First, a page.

Prints are signed by the artist and numbered|
16" x 11½" Collector Sized Lithograph....$40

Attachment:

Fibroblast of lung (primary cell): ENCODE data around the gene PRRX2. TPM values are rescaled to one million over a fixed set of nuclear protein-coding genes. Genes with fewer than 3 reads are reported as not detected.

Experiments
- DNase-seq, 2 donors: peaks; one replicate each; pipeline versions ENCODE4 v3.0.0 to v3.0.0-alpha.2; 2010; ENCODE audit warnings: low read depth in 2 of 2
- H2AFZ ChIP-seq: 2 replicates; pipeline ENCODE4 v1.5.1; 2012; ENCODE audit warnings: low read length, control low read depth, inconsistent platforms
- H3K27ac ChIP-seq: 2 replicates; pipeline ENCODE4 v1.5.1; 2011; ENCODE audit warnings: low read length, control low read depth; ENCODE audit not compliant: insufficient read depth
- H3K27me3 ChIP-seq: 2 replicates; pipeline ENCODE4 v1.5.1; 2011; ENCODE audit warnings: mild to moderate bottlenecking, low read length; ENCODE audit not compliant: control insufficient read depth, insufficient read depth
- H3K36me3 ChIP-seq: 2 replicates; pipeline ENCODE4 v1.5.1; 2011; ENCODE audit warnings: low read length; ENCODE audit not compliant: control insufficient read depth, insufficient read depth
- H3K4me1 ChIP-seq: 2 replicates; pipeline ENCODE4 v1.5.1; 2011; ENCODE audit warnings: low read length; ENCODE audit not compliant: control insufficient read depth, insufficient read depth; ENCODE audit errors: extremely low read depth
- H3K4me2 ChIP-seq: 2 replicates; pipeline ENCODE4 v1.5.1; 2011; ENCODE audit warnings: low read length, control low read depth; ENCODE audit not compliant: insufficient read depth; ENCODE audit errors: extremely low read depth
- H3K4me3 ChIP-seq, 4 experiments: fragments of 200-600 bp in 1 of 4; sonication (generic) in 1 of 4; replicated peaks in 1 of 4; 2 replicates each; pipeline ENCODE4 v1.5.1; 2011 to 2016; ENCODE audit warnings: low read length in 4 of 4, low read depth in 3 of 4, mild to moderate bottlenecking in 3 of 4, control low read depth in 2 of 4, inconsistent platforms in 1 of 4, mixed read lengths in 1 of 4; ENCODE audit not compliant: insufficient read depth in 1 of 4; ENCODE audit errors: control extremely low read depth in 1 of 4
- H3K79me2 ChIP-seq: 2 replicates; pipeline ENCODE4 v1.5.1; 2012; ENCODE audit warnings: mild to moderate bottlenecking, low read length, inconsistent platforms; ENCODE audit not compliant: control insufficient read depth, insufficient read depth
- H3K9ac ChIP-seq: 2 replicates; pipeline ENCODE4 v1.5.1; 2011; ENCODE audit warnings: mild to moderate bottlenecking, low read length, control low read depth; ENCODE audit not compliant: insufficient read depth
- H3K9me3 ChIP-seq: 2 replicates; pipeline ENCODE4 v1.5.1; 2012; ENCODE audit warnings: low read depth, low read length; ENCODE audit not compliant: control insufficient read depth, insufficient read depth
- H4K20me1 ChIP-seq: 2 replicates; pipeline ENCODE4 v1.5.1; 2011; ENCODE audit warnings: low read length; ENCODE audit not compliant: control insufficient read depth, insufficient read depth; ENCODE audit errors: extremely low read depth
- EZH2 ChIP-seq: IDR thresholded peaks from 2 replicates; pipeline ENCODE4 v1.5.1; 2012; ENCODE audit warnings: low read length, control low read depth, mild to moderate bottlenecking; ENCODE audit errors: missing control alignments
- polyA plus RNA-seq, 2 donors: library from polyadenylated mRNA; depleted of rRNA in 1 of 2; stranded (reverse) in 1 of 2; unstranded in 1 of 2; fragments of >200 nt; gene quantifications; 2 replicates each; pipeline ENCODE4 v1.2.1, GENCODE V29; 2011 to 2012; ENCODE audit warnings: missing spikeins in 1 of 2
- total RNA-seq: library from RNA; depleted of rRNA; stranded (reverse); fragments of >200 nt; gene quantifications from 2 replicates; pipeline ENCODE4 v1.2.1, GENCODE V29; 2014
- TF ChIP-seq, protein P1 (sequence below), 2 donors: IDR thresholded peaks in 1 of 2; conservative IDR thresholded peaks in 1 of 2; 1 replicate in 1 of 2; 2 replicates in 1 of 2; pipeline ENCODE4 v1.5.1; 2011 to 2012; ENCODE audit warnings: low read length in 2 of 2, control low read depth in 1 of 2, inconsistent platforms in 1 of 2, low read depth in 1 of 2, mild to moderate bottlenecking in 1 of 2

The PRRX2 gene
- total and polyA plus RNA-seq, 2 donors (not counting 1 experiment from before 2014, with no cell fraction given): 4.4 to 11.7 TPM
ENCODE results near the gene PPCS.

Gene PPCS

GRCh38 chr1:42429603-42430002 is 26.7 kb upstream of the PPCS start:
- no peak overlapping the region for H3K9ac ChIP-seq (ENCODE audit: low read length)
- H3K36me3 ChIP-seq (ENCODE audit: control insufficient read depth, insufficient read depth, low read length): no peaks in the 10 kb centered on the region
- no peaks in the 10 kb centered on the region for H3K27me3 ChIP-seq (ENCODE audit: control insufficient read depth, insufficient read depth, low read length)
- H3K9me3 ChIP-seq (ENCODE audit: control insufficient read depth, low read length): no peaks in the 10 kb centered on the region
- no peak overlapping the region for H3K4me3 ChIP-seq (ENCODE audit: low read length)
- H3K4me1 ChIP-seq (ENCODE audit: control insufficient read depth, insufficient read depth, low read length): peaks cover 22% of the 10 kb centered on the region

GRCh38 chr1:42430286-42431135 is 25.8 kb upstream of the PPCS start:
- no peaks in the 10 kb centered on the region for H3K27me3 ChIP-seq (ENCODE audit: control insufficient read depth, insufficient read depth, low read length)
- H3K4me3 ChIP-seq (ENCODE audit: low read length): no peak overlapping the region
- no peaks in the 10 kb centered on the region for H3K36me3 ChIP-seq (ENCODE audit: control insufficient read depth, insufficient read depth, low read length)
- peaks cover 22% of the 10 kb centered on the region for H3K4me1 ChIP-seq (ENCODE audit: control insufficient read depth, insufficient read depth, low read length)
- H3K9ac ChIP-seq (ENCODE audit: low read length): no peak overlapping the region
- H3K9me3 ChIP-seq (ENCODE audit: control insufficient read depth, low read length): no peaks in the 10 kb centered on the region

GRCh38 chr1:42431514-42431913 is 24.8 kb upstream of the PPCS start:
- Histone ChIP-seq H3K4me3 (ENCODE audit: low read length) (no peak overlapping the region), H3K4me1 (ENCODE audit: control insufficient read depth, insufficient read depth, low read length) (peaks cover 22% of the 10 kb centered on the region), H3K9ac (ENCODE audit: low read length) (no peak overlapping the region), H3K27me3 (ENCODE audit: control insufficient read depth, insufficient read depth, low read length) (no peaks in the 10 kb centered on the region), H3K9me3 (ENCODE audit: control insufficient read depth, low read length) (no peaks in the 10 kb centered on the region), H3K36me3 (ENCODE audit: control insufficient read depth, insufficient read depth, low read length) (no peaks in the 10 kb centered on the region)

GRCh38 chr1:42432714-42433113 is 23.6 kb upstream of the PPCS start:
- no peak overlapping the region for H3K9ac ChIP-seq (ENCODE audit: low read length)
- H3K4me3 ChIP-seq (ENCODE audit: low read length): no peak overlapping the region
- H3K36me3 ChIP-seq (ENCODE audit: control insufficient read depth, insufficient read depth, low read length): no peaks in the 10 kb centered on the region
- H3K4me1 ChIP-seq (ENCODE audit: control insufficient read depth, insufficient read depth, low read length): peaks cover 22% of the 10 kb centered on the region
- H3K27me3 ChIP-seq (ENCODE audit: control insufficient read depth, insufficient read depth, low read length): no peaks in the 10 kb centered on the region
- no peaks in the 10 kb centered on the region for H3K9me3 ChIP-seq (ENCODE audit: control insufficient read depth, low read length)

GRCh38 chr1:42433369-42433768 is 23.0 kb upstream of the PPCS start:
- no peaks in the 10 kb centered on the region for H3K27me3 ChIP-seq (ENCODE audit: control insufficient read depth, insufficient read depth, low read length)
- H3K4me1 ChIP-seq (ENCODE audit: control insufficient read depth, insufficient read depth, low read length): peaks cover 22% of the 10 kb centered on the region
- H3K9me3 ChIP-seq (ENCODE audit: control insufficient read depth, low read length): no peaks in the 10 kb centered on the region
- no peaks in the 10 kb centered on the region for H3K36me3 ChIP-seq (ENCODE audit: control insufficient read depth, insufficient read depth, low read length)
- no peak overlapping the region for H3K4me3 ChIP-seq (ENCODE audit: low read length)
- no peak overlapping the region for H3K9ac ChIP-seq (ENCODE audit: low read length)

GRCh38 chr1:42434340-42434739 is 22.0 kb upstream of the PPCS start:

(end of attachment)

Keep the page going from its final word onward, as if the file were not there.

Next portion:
The leading Belgian ace of WW I, Willy Coppens de Houthhulst, was born on July 6, 1882 at Watermael Belgium. The son of a successful artist, Willy was called up for military service in 1912. After several years in the infantry, Willy was able to join the air arm as a pupil pilot in 1915. He went to Britain for his flight training where he met Albert Ball. He earned his wings and returned to Belgium for advanced flight training at Etampes. Finally, he was posted to No. 6 Squadron flying the B.E. 2C on reconnaissance missions. He experienced his first aerial combat in May of 1917 when he survived an attack by four German fighters. Still disappointed about being in a reconnaissance unit, Willy was delighted in 1917 when he was transferred to Fighter Escadrille No. 1 based at Les Moeres airfield. Initially flying Neuport Scouts, the unit was re-equipped with a capable French-made single seat fighter, the Hanriot HD.1. Designed by M. Dupont in 1916, the HD.1 was a single-seat, staggered-wing, biplane powered by a 120-HP Le Rhone rotary engine. The HD.1 had an interesting open fronted cowling, and metal panels reached as far back as the cockpit. In standard configuration the HD.1 was armed with only a single Vickers machine gun, and was capable of 114-MPH. This lack of fire power caused many of the Italian pilots who flew the HD.1, including the top Italian ace to survive the War, to add a second gun. Although generally ignored in France, more than 800 were built for the Italians and more than 100 for the Belgians during WW I. Throughout the winter of 1917-18 Coppens had no meaningful enemy engagements. However, on March 18, 1918 he agreed to attack an enemy balloon. These attacks were not easy because observation balloons were almost always protected by anti-aircraft batteries. His first attack was unsuccessful, and the young pilot learned that he must get special incendiary bullets, if future attacks were to succeed. On April 11 he attained his first victory over a German fighter. In May, Coppens received a very small allocation of incendiary bullets. He decided that he would fire only four bullets at a time, and would fire only from very close range. This formula proved unstoppable for the young pilot who went on to attain 36 more victories during the remainder of 1918, making Coppens clearly the Balloon Buster Extraordinaire. Working in the Houthulst Forest region, Coppens would pounce almost every time the Germans put up an observation balloon. In September of 1918 he was awarded the Legion of Honour from Georges Clemenceau. The balloon busting ace decided to repaint his Hanriot from green to blue, because the original color reminded him of a toy snake. On October 14th, following a successful balloon attack, Coppens was hit with shrapnel. He managed to crash land his aircraft behind his own lines and he was rushed to a hospital where one of his legs was amputated. Coppens continued to fly after the War, and he also served as Belgian Air Attaché in London. He retired to Switzerland at the time the Germans invaded Belgium in 1940.